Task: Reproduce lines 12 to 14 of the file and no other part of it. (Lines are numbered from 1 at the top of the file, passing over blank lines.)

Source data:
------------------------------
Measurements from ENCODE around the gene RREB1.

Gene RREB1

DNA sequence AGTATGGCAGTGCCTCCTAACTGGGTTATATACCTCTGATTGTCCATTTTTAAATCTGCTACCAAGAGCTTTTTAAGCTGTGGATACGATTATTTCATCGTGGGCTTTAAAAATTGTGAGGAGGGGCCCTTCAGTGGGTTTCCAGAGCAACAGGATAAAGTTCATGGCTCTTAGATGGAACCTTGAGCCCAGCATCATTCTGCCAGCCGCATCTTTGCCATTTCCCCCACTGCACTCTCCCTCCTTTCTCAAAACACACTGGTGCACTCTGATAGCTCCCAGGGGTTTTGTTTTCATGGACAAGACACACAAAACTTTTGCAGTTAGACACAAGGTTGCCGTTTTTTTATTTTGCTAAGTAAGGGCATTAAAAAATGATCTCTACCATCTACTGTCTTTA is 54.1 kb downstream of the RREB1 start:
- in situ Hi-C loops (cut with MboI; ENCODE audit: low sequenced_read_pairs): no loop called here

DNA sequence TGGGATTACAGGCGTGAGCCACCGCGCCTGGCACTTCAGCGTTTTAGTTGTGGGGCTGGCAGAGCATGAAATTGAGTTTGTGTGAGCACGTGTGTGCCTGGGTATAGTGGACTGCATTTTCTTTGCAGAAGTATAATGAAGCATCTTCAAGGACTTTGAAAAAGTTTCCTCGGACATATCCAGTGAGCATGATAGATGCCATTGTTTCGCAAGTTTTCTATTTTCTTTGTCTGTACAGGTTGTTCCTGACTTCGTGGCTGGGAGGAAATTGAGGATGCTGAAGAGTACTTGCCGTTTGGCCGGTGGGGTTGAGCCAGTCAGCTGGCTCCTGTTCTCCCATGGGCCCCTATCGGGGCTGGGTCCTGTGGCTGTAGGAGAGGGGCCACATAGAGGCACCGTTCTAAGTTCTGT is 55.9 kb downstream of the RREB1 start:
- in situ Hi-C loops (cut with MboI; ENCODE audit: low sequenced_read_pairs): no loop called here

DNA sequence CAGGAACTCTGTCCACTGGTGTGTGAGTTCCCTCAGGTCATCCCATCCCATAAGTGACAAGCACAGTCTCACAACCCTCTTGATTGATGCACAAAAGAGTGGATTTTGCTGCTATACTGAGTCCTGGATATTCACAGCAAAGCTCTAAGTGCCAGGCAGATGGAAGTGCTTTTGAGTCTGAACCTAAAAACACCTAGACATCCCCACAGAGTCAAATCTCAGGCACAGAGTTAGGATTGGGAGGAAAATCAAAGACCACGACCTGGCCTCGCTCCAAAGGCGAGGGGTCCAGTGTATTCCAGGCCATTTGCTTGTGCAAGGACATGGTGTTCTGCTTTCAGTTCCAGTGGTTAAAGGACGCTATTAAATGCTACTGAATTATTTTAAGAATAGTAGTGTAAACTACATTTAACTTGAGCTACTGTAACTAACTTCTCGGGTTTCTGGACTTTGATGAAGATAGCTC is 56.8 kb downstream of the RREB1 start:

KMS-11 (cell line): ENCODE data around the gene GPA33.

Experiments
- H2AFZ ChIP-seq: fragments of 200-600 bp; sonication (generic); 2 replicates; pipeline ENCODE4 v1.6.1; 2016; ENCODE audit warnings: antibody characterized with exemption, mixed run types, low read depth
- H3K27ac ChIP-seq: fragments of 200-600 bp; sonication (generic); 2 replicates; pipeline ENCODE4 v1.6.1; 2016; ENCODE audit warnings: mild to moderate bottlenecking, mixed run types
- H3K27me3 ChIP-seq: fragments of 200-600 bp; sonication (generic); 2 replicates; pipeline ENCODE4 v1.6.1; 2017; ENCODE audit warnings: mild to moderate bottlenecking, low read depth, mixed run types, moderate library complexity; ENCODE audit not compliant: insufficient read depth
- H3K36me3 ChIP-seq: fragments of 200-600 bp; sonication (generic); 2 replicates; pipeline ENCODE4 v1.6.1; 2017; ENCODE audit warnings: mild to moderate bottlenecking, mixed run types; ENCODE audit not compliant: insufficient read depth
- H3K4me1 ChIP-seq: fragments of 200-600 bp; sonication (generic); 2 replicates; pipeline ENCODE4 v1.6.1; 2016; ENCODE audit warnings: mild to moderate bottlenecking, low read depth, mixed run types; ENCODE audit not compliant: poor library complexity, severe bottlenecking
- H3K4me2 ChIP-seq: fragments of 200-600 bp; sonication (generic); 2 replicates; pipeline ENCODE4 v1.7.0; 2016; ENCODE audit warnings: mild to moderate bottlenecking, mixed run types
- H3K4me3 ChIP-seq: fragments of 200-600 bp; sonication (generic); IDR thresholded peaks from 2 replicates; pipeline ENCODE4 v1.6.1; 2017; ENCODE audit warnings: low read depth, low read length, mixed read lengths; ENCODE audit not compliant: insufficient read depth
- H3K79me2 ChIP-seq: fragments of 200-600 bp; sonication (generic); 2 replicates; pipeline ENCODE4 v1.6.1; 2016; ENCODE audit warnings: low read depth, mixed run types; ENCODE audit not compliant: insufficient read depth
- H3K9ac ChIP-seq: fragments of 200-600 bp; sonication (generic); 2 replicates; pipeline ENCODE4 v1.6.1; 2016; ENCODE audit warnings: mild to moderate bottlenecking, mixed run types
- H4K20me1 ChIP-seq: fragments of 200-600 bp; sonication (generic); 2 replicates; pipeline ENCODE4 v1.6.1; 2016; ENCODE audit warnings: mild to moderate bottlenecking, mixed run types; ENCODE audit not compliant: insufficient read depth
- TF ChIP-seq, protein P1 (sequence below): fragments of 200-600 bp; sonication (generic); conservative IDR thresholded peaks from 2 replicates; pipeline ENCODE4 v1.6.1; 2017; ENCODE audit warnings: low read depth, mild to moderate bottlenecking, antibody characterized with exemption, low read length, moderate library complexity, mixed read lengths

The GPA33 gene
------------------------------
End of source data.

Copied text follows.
- H3K27me3 ChIP-seq: fragments of 200-600 bp; sonication (generic); 2 replicates; pipeline ENCODE4 v1.6.1; 2017; ENCODE audit warnings: mild to moderate bottlenecking, low read depth, mixed run types, moderate library complexity; ENCODE audit not compliant: insufficient read depth
- H3K36me3 ChIP-seq: fragments of 200-600 bp; sonication (generic); 2 replicates; pipeline ENCODE4 v1.6.1; 2017; ENCODE audit warnings: mild to moderate bottlenecking, mixed run types; ENCODE audit not compliant: insufficient read depth
- H3K4me1 ChIP-seq: fragments of 200-600 bp; sonication (generic); 2 replicates; pipeline ENCODE4 v1.6.1; 2016; ENCODE audit warnings: mild to moderate bottlenecking, low read depth, mixed run types; ENCODE audit not compliant: poor library complexity, severe bottlenecking